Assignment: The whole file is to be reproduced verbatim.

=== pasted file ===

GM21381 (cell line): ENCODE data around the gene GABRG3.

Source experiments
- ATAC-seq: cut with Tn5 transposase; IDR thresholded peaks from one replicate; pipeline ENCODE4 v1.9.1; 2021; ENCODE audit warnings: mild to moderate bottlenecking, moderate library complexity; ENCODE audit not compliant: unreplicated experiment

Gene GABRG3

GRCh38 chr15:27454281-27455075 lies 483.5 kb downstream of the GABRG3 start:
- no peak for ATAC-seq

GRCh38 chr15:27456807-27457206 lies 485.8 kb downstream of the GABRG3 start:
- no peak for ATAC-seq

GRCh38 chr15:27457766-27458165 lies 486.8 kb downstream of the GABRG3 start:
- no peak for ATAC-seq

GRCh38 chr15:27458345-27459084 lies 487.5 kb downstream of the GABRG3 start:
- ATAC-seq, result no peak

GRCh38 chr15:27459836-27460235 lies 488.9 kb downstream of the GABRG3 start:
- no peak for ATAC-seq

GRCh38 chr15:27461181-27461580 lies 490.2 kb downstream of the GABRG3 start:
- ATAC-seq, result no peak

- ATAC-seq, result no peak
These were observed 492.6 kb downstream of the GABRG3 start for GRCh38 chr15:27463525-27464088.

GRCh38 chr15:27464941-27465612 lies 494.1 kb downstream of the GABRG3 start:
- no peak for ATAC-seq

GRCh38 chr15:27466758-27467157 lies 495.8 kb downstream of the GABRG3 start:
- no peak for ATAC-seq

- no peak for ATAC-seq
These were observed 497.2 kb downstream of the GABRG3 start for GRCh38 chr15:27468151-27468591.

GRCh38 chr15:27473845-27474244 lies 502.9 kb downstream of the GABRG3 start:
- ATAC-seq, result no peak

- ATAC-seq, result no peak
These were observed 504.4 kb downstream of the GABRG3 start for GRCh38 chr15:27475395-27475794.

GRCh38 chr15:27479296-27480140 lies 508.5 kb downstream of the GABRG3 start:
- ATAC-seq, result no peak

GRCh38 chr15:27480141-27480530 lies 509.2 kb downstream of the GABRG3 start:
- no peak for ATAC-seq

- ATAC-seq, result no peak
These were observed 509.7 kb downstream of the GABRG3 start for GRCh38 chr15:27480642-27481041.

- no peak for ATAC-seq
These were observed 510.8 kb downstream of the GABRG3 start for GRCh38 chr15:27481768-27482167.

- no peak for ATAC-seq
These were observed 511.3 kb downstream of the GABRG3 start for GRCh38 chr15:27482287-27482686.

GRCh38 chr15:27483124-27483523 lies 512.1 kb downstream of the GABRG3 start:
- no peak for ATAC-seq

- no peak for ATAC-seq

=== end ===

GM21381 (cell line): ENCODE data around the gene GABRG3.

Source experiments
- ATAC-seq: cut with Tn5 transposase; IDR thresholded peaks from one replicate; pipeline ENCODE4 v1.9.1; 2021; ENCODE audit warnings: mild to moderate bottlenecking, moderate library complexity; ENCODE audit not compliant: unreplicated experiment

Gene GABRG3

GRCh38 chr15:27454281-27455075 lies 483.5 kb downstream of the GABRG3 start:
- no peak for ATAC-seq

GRCh38 chr15:27456807-27457206 lies 485.8 kb downstream of the GABRG3 start:
- no peak for ATAC-seq

GRCh38 chr15:27457766-27458165 lies 486.8 kb downstream of the GABRG3 start:
- no peak for ATAC-seq

GRCh38 chr15:27458345-27459084 lies 487.5 kb downstream of the GABRG3 start:
- ATAC-seq, result no peak

GRCh38 chr15:27459836-27460235 lies 488.9 kb downstream of the GABRG3 start:
- no peak for ATAC-seq

GRCh38 chr15:27461181-27461580 lies 490.2 kb downstream of the GABRG3 start:
- ATAC-seq, result no peak

- ATAC-seq, result no peak
These were observed 492.6 kb downstream of the GABRG3 start for GRCh38 chr15:27463525-27464088.

GRCh38 chr15:27464941-27465612 lies 494.1 kb downstream of the GABRG3 start:
- no peak for ATAC-seq

GRCh38 chr15:27466758-27467157 lies 495.8 kb downstream of the GABRG3 start:
- no peak for ATAC-seq

- no peak for ATAC-seq
These were observed 497.2 kb downstream of the GABRG3 start for GRCh38 chr15:27468151-27468591.

GRCh38 chr15:27473845-27474244 lies 502.9 kb downstream of the GABRG3 start:
- ATAC-seq, result no peak

- ATAC-seq, result no peak
These were observed 504.4 kb downstream of the GABRG3 start for GRCh38 chr15:27475395-27475794.

GRCh38 chr15:27479296-27480140 lies 508.5 kb downstream of the GABRG3 start:
- ATAC-seq, result no peak

GRCh38 chr15:27480141-27480530 lies 509.2 kb downstream of the GABRG3 start:
- no peak for ATAC-seq

- ATAC-seq, result no peak
These were observed 509.7 kb downstream of the GABRG3 start for GRCh38 chr15:27480642-27481041.

- no peak for ATAC-seq
These were observed 510.8 kb downstream of the GABRG3 start for GRCh38 chr15:27481768-27482167.

- no peak for ATAC-seq
These were observed 511.3 kb downstream of the GABRG3 start for GRCh38 chr15:27482287-27482686.

GRCh38 chr15:27483124-27483523 lies 512.1 kb downstream of the GABRG3 start:
- no peak for ATAC-seq

- no peak for ATAC-seq